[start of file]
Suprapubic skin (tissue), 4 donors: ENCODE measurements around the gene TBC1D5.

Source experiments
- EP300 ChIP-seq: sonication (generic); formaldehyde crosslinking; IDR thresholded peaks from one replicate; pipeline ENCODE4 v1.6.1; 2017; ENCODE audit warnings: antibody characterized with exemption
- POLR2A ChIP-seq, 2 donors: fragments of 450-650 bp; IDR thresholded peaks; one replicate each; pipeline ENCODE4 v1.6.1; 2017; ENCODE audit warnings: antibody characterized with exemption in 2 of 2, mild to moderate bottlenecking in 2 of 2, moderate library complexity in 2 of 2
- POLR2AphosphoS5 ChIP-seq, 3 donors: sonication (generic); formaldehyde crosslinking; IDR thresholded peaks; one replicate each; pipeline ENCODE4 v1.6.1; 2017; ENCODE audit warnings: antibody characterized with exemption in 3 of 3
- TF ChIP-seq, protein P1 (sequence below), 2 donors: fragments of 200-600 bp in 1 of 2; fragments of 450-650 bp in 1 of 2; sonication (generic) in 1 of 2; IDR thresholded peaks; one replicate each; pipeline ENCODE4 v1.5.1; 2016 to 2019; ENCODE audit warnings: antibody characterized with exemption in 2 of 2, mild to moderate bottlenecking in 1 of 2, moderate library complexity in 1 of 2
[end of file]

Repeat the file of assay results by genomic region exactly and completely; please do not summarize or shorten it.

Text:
Suprapubic skin (tissue), 4 donors: ENCODE measurements around the gene TBC1D5.

Source experiments
- EP300 ChIP-seq: sonication (generic); formaldehyde crosslinking; IDR thresholded peaks from one replicate; pipeline ENCODE4 v1.6.1; 2017; ENCODE audit warnings: antibody characterized with exemption
- POLR2A ChIP-seq, 2 donors: fragments of 450-650 bp; IDR thresholded peaks; one replicate each; pipeline ENCODE4 v1.6.1; 2017; ENCODE audit warnings: antibody characterized with exemption in 2 of 2, mild to moderate bottlenecking in 2 of 2, moderate library complexity in 2 of 2
- POLR2AphosphoS5 ChIP-seq, 3 donors: sonication (generic); formaldehyde crosslinking; IDR thresholded peaks; one replicate each; pipeline ENCODE4 v1.6.1; 2017; ENCODE audit warnings: antibody characterized with exemption in 3 of 3
- TF ChIP-seq, protein P1 (sequence below), 2 donors: fragments of 200-600 bp in 1 of 2; fragments of 450-650 bp in 1 of 2; sonication (generic) in 1 of 2; IDR thresholded peaks; one replicate each; pipeline ENCODE4 v1.5.1; 2016 to 2019; ENCODE audit warnings: antibody characterized with exemption in 2 of 2, mild to moderate bottlenecking in 1 of 2, moderate library complexity in 1 of 2